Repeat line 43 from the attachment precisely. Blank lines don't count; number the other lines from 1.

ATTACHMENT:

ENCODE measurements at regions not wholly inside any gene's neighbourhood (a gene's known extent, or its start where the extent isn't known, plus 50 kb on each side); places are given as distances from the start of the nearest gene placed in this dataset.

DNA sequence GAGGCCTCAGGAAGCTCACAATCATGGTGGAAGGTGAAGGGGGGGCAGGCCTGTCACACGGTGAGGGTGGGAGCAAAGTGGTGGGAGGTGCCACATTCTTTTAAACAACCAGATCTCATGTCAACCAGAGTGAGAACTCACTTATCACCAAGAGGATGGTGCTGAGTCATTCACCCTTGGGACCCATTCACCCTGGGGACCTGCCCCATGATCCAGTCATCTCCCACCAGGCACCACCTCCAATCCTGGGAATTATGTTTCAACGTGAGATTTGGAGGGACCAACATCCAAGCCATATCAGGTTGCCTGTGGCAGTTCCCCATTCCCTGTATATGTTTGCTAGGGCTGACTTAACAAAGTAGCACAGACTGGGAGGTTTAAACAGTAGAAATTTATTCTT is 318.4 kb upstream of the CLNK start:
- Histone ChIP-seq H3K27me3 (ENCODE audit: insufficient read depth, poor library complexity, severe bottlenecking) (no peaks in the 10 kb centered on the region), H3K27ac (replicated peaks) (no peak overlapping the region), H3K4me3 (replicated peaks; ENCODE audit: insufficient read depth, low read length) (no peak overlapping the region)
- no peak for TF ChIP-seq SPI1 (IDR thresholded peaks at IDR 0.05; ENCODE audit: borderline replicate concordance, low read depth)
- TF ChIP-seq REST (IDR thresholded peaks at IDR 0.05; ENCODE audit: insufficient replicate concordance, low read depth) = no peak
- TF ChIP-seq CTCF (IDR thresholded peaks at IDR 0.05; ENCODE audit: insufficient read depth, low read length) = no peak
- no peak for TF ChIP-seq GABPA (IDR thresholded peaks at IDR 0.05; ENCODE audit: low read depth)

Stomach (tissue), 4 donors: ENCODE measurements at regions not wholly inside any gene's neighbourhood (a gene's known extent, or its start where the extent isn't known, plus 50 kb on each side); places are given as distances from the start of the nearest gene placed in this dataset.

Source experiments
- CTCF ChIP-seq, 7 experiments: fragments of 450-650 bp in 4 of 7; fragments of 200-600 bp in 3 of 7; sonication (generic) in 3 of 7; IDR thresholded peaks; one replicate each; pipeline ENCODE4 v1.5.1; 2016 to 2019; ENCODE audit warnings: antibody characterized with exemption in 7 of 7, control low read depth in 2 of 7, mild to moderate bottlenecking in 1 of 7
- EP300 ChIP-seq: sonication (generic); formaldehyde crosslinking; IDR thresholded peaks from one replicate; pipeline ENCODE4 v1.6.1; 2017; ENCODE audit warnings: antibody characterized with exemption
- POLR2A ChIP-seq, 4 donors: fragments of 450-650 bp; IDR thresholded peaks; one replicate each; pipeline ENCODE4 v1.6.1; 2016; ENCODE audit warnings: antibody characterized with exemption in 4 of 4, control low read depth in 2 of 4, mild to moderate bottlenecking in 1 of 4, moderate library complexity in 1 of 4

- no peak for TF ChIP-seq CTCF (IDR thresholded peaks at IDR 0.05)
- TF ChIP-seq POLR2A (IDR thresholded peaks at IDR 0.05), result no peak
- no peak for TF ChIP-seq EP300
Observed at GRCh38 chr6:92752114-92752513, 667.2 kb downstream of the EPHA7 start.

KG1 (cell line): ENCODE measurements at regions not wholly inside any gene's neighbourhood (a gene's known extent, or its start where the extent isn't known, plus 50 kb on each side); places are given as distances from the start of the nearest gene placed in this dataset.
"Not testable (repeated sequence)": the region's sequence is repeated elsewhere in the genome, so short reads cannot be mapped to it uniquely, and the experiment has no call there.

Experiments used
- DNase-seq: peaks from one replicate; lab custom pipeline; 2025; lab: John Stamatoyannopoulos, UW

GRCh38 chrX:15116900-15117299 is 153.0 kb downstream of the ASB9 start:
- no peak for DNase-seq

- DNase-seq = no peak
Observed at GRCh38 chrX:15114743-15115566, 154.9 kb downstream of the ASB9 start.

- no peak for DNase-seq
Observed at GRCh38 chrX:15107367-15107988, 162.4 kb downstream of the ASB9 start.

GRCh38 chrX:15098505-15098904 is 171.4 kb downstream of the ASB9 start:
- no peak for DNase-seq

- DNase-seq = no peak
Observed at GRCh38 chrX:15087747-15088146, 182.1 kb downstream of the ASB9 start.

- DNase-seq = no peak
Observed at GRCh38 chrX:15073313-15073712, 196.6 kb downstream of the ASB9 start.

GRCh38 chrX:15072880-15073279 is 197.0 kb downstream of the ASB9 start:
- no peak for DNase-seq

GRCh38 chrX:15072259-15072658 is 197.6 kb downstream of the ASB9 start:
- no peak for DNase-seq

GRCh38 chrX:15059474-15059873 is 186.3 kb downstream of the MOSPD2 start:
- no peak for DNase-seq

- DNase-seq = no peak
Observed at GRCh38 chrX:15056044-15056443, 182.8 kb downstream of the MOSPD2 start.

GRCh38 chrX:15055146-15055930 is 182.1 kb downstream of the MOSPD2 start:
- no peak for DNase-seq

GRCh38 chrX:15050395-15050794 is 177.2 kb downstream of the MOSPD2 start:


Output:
GRCh38 chrX:15050395-15050794 is 177.2 kb downstream of the MOSPD2 start: